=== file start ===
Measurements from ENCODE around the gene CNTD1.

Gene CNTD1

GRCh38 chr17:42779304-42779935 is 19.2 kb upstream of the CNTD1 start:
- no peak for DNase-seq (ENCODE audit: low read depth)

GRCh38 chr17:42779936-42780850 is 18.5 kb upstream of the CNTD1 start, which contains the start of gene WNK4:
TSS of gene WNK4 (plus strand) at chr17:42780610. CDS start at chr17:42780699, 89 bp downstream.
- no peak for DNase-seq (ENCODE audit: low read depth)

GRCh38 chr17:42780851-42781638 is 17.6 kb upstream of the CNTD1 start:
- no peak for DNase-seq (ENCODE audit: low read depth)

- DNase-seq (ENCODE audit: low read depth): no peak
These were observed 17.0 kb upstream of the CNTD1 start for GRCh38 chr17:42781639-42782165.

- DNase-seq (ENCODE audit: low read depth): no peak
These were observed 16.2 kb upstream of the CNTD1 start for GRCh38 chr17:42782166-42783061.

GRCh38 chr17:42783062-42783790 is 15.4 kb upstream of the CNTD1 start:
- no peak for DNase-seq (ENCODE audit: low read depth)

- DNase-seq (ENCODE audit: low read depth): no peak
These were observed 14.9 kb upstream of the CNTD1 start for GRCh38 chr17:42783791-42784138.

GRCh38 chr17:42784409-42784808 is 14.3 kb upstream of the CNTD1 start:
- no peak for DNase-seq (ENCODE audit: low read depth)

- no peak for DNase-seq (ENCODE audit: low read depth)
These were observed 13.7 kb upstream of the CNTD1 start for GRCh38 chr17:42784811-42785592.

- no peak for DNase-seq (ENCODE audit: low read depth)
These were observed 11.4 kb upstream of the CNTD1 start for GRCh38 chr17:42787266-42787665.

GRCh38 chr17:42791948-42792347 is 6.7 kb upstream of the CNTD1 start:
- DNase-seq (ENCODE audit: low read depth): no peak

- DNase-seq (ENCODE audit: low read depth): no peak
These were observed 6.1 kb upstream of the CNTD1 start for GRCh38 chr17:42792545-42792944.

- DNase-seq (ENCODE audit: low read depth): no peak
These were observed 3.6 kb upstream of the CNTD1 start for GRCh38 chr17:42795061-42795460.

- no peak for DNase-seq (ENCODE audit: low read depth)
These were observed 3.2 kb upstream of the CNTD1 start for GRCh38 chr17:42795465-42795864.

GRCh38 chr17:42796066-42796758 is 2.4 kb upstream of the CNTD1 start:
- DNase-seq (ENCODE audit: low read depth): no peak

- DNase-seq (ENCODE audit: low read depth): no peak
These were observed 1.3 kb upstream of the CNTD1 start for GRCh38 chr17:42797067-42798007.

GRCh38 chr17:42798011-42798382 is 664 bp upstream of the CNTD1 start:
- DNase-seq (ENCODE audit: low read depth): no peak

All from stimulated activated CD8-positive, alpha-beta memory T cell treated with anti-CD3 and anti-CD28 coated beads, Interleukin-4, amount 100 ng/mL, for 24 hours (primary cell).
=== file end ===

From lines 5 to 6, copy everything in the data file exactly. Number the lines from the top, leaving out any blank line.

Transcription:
GRCh38 chr17:42779936-42780850 is 18.5 kb upstream of the CNTD1 start, which contains the start of gene WNK4:
TSS of gene WNK4 (plus strand) at chr17:42780610. CDS start at chr17:42780699, 89 bp downstream.